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A Phenomenology Of Calling Among Undergraduates At A Public University: Reliance On Faith During An Intentional Career Decision-Making Process, Justin Arnold
Recent studies in vocational psychology and student development have discussed the fact that many college students value spirituality, and that a spiritual calling is positively associated with desirable work traits (Astin, Astin, & Lindholm, 2011; Chickering, 2006; Dik & Duffy, 2012; Duffy & Dik, 2013; Hunter, Dik, & Banning, 2010). What has yet to be deeply explored is how undergraduates at a public university who believe they are called explore careers and make vocational decisions.
The purpose of this phenomenology was to describe and interpret the lived experiences of emerging adults at a public university who believe they are called by a Higher Power, who have explored careers, and who have tried to find a fit between a calling and a career. My research questions were designed to capture the lived experiences of spiritual emerging adults who were exploring careers as undergraduates and who were preparing to enter the workforce as adults.
Participants were recruited using purposeful sampling at a small Midwestern public university. Data were primarily gathered using open-ended questions during face-to-face interviews. I interviewed 12 participants who were between the ages of 20–23, who were currently attending the university or who had graduated within the past six months, who believed they were called by a Higher Power, who had explored careers, and who had tried to find a fit between what they believed about calling and what they had learned from exploring careers.
The major findings of my study showed that emerging adults who believe they are called experience a calling as originating from a source external to the self (i.e., a Higher Power), that they respond to this external source with faith, and that faith initiates and sustains an intentional career decision-making process. The participants relied on faith to identify and work toward subjective goals through a career decision-making process that explored issues related to altruism, self-interest, psychology, and community. These findings suggest that career services providers who guide spiritual emerging adults should use a narrative lens, be familiar with calling themes and decision-making, and recognize an individual’s need for authenticity.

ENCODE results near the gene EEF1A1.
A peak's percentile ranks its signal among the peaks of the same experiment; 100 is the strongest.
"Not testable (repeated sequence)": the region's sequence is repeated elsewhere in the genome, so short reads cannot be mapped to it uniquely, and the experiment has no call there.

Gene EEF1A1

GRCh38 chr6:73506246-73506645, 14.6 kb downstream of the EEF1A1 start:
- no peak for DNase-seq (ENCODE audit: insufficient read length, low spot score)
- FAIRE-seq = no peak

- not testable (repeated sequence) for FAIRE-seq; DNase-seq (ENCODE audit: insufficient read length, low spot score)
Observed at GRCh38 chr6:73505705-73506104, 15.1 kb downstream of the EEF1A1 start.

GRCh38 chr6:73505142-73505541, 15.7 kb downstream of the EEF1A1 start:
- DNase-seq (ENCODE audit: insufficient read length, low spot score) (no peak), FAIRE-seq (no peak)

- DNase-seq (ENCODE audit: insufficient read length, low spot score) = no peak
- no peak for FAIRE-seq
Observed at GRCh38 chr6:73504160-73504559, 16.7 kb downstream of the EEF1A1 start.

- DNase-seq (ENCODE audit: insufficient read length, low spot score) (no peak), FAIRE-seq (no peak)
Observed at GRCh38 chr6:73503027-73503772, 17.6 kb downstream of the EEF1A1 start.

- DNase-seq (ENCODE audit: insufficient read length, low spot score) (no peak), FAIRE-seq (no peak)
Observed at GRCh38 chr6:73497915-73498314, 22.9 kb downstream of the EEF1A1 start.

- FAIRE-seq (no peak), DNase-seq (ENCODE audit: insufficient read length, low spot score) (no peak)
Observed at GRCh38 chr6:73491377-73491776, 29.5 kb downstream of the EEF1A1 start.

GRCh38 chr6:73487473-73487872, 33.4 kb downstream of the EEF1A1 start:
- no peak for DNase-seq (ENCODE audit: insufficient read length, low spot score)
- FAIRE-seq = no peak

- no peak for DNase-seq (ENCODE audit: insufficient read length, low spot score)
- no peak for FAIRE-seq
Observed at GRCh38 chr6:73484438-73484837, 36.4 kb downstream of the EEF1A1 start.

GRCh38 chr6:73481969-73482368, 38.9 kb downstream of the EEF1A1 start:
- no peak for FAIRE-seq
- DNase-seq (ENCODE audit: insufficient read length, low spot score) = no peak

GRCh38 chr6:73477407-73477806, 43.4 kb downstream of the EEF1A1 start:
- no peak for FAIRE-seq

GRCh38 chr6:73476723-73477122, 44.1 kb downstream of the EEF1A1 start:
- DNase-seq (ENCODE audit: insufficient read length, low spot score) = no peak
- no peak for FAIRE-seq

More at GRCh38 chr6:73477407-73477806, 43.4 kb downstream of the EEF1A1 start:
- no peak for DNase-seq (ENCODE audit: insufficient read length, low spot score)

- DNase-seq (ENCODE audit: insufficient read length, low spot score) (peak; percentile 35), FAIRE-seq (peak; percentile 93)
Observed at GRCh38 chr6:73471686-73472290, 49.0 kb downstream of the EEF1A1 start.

My study affirms and adds to the student and career development literature on emerging adulthood (Arnett, 2014), the exploratory career phase (Super, 1957), meaning and career (Super, 1976), career construction (Savickas, 2005), student development and authenticity (Chickering, 2006), calling (Dik & Duffy, 2012), protean career orientation (Hall, 2004), student development and spirituality (Astin et al., 2011; Small, 2015), and vocational decision-making (Parsons, 1909). Areas for further research include longitudinal studies, studies with diverse groups, an examination of bias toward spirituality in public higher education, job readiness of and market demand for spiritual graduates, and calling among emerging adults who do not have access to universities.